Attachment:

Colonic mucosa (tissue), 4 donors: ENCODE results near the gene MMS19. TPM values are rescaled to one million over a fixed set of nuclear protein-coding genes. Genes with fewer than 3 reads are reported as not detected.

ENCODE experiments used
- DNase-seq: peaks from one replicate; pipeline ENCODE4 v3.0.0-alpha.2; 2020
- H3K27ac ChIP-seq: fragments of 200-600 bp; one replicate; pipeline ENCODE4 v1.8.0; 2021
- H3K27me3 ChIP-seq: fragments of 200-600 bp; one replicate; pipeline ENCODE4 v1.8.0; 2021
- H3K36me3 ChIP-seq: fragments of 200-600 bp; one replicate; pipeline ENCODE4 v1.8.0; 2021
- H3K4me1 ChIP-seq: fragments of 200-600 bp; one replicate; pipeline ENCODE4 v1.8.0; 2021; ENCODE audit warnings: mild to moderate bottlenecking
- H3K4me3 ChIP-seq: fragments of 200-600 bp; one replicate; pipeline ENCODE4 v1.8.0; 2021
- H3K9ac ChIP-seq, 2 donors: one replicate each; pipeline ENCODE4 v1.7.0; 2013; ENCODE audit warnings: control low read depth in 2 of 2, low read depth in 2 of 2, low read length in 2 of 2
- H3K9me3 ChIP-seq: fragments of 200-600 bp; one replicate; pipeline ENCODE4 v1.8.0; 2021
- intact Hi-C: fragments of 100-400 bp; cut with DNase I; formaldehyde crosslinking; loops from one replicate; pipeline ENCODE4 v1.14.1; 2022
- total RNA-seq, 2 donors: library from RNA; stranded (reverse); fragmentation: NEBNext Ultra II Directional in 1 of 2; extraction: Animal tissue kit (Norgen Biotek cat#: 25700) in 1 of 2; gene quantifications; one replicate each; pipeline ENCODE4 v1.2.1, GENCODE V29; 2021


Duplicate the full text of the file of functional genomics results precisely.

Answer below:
Colonic mucosa (tissue), 4 donors: ENCODE results near the gene MMS19. TPM values are rescaled to one million over a fixed set of nuclear protein-coding genes. Genes with fewer than 3 reads are reported as not detected.

ENCODE experiments used
- DNase-seq: peaks from one replicate; pipeline ENCODE4 v3.0.0-alpha.2; 2020
- H3K27ac ChIP-seq: fragments of 200-600 bp; one replicate; pipeline ENCODE4 v1.8.0; 2021
- H3K27me3 ChIP-seq: fragments of 200-600 bp; one replicate; pipeline ENCODE4 v1.8.0; 2021
- H3K36me3 ChIP-seq: fragments of 200-600 bp; one replicate; pipeline ENCODE4 v1.8.0; 2021
- H3K4me1 ChIP-seq: fragments of 200-600 bp; one replicate; pipeline ENCODE4 v1.8.0; 2021; ENCODE audit warnings: mild to moderate bottlenecking
- H3K4me3 ChIP-seq: fragments of 200-600 bp; one replicate; pipeline ENCODE4 v1.8.0; 2021
- H3K9ac ChIP-seq, 2 donors: one replicate each; pipeline ENCODE4 v1.7.0; 2013; ENCODE audit warnings: control low read depth in 2 of 2, low read depth in 2 of 2, low read length in 2 of 2
- H3K9me3 ChIP-seq: fragments of 200-600 bp; one replicate; pipeline ENCODE4 v1.8.0; 2021
- intact Hi-C: fragments of 100-400 bp; cut with DNase I; formaldehyde crosslinking; loops from one replicate; pipeline ENCODE4 v1.14.1; 2022
- total RNA-seq, 2 donors: library from RNA; stranded (reverse); fragmentation: NEBNext Ultra II Directional in 1 of 2; extraction: Animal tissue kit (Norgen Biotek cat#: 25700) in 1 of 2; gene quantifications; one replicate each; pipeline ENCODE4 v1.2.1, GENCODE V29; 2021